by Bruce Dunlavy
(My blog home page and index of other posts may be found here.)
In an earlier post, I explored the history and significance of gerrymandering, the practice of drawing the boundaries of legislative districts to give a political party a number of representatives disproportional to its overall votes. A year ago I posted about ALEC, the American Legislative Exchange Council, and its nationwide effort to control the makeup, as well as the agenda, of State legislatures. State legislatures are given little notice by a large majority of Americans, but they are where the real damage to democracy can be done.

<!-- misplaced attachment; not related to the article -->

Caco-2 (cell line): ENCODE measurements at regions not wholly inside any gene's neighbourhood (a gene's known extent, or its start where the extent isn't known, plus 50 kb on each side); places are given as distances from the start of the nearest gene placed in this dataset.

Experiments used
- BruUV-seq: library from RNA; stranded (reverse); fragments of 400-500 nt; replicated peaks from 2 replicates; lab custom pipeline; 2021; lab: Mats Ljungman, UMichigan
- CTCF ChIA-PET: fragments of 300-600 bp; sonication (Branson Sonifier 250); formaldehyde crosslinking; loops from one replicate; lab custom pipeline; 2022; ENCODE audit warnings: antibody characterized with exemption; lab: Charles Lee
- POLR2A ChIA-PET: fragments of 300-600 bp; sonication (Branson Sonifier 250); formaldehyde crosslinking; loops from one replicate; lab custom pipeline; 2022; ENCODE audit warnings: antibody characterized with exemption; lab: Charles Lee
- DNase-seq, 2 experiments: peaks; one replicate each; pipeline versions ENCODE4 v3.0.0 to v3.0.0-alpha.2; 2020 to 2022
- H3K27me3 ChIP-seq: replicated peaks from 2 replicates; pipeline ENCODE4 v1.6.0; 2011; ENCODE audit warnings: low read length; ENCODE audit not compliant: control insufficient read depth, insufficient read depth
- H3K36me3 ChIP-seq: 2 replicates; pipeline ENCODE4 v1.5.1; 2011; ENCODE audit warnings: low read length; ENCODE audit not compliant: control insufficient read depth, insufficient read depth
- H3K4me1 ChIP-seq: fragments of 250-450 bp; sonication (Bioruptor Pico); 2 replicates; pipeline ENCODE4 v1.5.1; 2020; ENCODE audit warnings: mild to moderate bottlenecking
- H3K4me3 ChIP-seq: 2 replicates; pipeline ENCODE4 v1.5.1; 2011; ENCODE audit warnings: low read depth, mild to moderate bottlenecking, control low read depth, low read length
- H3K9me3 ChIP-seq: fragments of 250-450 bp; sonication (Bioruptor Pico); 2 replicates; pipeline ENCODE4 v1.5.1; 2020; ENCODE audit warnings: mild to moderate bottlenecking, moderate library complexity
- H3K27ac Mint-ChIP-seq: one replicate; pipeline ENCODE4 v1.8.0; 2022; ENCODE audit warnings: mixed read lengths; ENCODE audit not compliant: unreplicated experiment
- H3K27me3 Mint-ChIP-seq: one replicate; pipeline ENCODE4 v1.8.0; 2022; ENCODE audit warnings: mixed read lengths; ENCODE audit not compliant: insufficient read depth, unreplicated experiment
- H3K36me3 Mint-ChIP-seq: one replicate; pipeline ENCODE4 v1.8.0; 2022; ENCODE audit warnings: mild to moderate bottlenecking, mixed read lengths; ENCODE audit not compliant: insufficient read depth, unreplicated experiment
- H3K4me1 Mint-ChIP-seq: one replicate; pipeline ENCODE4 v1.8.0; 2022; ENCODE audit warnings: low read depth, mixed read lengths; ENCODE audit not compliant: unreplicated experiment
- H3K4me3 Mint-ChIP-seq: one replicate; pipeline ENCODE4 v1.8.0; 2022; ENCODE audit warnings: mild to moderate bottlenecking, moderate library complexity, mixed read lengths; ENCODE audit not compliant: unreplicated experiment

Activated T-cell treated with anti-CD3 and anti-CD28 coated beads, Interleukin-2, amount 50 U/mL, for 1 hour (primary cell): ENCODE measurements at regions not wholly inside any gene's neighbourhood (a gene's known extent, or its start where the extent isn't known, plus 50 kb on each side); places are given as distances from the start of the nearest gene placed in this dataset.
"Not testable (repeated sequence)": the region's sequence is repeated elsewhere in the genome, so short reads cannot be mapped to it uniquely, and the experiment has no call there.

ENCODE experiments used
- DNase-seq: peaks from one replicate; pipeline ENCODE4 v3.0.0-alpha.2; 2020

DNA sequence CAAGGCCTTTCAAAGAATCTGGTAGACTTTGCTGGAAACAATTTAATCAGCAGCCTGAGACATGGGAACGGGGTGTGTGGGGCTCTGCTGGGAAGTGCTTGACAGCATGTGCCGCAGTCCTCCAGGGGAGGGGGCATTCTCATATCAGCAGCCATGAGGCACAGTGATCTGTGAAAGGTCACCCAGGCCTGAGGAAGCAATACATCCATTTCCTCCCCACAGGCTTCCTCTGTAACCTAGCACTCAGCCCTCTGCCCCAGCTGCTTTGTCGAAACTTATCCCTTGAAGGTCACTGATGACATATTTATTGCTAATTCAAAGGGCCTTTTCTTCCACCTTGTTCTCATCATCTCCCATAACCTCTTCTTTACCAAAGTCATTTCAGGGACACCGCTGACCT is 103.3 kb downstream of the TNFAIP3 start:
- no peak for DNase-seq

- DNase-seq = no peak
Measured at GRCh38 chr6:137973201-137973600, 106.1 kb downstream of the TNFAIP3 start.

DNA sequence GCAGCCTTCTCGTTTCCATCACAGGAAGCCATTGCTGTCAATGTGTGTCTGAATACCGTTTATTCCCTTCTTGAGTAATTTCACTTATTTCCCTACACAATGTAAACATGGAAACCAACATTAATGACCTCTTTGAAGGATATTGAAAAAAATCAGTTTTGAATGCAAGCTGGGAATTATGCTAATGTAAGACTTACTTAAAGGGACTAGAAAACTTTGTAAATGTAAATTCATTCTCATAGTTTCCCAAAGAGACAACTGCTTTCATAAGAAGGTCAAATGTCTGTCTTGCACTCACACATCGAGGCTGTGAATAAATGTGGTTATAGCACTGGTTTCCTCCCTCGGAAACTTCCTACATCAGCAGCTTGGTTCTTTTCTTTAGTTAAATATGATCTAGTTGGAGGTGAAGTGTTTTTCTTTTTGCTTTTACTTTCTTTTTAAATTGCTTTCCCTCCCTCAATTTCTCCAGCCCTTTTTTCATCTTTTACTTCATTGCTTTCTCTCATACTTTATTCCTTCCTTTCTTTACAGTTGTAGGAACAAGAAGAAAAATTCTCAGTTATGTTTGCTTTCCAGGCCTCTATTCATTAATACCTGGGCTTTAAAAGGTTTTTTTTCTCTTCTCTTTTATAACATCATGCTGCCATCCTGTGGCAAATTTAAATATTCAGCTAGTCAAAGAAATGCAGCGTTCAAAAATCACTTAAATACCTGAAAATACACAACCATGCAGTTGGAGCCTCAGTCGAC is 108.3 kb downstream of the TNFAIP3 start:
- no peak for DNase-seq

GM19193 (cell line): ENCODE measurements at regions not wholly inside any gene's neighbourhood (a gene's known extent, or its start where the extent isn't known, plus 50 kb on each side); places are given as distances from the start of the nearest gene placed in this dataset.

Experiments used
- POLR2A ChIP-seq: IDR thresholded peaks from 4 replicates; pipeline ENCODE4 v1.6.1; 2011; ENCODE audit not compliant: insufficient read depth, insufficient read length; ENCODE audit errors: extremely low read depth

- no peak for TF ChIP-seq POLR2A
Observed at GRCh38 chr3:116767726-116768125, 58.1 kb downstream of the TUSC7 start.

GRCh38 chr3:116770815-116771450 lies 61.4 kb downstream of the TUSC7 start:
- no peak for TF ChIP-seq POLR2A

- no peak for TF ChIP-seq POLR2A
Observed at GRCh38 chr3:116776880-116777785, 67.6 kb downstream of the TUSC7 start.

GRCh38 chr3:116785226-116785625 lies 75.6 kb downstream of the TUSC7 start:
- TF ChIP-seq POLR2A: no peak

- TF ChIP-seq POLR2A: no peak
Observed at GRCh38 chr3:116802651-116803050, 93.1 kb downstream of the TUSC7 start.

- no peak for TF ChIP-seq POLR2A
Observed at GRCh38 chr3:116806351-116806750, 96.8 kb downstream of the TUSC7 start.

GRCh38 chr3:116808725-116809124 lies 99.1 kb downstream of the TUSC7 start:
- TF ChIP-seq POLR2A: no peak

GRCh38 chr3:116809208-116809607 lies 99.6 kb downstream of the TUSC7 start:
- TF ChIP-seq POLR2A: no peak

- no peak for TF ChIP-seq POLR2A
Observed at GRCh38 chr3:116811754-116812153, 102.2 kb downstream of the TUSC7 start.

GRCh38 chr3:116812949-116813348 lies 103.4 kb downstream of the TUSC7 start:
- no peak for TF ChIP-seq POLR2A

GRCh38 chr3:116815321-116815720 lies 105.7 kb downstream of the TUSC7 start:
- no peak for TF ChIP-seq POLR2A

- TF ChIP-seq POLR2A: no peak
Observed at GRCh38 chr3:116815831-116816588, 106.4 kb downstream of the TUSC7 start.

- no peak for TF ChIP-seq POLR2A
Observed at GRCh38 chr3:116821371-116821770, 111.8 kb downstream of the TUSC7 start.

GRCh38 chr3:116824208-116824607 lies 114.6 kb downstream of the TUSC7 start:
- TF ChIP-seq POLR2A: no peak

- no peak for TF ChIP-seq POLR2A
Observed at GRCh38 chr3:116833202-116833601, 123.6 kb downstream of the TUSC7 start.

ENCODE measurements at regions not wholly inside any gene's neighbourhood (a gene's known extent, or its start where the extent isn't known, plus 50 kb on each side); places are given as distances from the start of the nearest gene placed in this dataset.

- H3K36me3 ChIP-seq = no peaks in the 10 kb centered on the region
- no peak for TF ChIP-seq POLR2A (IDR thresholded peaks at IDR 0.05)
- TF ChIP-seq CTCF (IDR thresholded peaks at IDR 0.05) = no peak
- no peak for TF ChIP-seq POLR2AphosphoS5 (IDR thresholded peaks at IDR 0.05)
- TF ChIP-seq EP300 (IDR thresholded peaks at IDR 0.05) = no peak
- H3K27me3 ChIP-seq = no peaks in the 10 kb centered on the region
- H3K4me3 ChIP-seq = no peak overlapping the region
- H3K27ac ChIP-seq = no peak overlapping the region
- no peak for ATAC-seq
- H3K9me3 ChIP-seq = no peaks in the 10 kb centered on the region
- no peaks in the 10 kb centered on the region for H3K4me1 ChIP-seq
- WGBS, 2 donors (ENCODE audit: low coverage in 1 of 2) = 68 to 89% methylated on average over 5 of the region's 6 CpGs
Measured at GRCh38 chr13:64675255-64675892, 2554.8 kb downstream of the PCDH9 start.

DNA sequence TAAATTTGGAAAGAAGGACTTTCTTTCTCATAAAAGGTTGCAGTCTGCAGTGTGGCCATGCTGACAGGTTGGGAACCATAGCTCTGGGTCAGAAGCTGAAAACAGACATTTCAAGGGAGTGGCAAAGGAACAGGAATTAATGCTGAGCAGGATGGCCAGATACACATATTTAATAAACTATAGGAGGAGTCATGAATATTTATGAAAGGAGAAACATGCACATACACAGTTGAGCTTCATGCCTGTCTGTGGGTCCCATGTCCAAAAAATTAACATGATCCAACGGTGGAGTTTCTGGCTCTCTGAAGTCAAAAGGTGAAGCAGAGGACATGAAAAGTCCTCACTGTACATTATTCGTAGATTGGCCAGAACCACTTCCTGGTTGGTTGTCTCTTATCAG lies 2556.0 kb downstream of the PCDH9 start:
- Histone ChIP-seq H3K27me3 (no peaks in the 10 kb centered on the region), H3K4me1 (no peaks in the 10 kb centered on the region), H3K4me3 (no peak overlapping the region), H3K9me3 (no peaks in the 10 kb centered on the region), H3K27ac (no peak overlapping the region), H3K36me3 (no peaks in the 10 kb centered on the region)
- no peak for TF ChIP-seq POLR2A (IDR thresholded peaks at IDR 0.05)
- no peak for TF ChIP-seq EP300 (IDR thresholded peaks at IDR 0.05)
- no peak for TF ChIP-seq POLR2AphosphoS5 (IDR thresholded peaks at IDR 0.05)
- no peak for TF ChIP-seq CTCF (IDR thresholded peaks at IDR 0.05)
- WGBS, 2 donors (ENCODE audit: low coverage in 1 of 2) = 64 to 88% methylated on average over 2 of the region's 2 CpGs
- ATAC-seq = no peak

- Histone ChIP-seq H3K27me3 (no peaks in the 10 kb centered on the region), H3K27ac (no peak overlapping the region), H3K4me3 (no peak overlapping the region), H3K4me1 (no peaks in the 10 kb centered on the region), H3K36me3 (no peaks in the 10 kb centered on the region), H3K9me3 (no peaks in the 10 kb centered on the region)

On the first Monday in October, the United States Supreme Court begins hearing arguments on the cases it has decided to consider in its new term. This year, that will be October 2, 2017. The following day, the court will begin its review of Gill v. Whitford, which challenges the Wisconsin State legislative redistricting of 2011. This past January, a three-judge panel of the U.S. District Court of Western Wisconsin unanimously held that the 2011 redistricting unconstitutionally deprives some citizens of Constitutional rights under Article Four and the Fourteenth Amendment.